Jacob learns the meaning of the expression “no pain, no gain”


Genesis 32:24, Wrestled with him. Why did Elohim wrestle all night with Jacob? Why not just wound him early on and save the time and trouble?

What does this teach us about the long-suffering nature of Elohim who will continue to strive with us and our fleshy tendencies and self-reliances until we finally submit to him and recognize that only through him can we have real strength and victory, though we might end up physically lame in the process?

Why the wrestling all night “till the breaking of the day”? What does night and breaking of day represent metaphorically with regard to our spiritual walk? What does this teach us about faith, the struggles of this life and about not giving up until the very end when the blessings and dawning of a new day are about to break forth?

At the end of his struggle, Jacob received the new name of Israel (verse 28). Through this struggle, he took a quantum leap spiritually and became a new man with a new identity.

Has this ever happened to you? Don’t we progress spiritually only out of crisis? “There is no gain where there is no pain,” as the saying goes.

What were the results of Jacob’s struggle? Verse 32 says of Jacob, “as he passed over Penuel the sun rose upon him, and he limped upon his thigh.” Penuel means “faces of El.” Taking a little poetic license (at the drash, allegorical or third level of Hebraic biblical interpretation) here, we could paraphrase this verse as follows: “As Jacob emerged out of the darkness of self-reliance, the face of Elohim shined favorably upon him as he no longer relied on the flesh.” Pause to reflect on this for a moment and take quick stock of your spiritual walk in the light of these words.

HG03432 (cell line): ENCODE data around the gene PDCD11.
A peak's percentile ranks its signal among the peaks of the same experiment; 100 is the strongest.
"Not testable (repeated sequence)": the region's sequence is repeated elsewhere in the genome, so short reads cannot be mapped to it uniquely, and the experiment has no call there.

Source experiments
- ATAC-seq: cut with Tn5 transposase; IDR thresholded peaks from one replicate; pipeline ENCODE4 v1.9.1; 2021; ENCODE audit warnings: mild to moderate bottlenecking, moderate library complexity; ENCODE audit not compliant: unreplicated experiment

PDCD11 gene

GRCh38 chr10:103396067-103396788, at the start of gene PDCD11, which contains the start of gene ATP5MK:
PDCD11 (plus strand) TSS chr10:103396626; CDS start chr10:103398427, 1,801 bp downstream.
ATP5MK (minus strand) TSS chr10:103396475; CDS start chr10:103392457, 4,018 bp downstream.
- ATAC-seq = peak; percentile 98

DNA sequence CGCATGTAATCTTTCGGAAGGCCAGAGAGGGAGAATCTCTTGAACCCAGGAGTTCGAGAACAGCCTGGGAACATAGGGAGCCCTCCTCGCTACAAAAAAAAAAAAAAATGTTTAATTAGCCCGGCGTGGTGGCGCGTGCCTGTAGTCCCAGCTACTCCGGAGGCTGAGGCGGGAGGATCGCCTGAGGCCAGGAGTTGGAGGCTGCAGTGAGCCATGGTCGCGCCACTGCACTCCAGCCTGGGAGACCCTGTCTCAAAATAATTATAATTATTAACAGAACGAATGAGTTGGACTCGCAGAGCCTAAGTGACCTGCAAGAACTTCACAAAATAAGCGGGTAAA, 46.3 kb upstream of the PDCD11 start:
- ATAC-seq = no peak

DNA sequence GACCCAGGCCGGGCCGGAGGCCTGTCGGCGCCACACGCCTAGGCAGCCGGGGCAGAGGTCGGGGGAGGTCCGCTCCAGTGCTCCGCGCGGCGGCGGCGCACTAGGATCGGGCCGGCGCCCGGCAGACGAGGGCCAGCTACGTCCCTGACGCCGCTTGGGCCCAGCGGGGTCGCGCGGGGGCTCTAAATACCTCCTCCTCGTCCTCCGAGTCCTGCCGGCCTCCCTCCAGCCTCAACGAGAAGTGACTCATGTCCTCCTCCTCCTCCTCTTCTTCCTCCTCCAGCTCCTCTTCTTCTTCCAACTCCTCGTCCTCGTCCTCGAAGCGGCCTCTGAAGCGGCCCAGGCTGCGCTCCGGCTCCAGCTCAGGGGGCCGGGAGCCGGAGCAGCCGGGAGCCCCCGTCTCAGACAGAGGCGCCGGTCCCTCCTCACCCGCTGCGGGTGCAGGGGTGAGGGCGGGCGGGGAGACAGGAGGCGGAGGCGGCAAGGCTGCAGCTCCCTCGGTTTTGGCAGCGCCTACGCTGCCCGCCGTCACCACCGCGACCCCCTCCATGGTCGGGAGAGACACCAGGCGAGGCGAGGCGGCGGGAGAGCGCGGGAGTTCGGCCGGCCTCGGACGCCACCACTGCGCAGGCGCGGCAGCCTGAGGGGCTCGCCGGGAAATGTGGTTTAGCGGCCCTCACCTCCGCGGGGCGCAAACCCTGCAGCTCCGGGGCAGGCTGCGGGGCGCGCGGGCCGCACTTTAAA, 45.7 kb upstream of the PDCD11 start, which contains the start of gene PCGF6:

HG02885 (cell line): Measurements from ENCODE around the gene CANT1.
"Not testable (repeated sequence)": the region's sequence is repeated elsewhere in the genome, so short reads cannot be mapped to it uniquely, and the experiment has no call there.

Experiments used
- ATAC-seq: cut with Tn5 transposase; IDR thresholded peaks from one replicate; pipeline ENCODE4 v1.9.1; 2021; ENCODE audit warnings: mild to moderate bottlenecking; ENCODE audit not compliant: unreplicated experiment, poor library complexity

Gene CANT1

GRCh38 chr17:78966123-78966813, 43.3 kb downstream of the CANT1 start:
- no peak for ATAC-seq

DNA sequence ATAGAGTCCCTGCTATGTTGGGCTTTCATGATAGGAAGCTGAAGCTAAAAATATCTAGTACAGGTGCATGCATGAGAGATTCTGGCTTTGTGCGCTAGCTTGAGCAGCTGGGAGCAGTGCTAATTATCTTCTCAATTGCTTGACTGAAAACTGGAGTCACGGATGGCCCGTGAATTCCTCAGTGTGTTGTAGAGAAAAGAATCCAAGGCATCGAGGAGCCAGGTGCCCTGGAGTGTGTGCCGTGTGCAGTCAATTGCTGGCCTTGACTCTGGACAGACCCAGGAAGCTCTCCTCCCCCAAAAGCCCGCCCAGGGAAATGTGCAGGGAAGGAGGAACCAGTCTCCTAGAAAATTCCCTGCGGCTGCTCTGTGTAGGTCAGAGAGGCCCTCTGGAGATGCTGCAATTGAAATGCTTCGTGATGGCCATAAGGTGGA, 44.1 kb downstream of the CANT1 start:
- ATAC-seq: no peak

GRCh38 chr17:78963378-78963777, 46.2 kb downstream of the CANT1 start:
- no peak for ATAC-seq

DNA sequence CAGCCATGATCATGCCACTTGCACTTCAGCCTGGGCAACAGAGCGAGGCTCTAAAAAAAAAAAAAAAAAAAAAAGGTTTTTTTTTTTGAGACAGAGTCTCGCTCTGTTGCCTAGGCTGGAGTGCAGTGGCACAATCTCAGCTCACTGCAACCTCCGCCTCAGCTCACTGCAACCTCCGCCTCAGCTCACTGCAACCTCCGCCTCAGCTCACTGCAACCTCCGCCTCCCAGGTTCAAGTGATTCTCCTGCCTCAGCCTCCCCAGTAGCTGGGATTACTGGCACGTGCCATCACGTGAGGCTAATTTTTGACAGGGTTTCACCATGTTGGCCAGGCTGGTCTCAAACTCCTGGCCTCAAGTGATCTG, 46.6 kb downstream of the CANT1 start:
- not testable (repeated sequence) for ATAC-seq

Who are some other notable Biblical characters besides Jacob who struggled with trying to achieve their divine mission through human means? How about Abraham with Hagar, Moses when he murdered the Egyptian, Samson, or Peter when he cut off the ear of the high priest’s servant? Can you think of some others? What did these men learn about walking in the Spirit versus walking in the flesh?


4 thoughts on “Jacob learns the meaning of the expression “no pain, no gain”

  1. Wrestling “all night until daybreak” foreshadows a believer’s struggles in this world (age of darkness) in which we “wrestle against principalities” (Ephesians 6:12) until a new age (day) dawns (Yeshua’s 2nd coming)!

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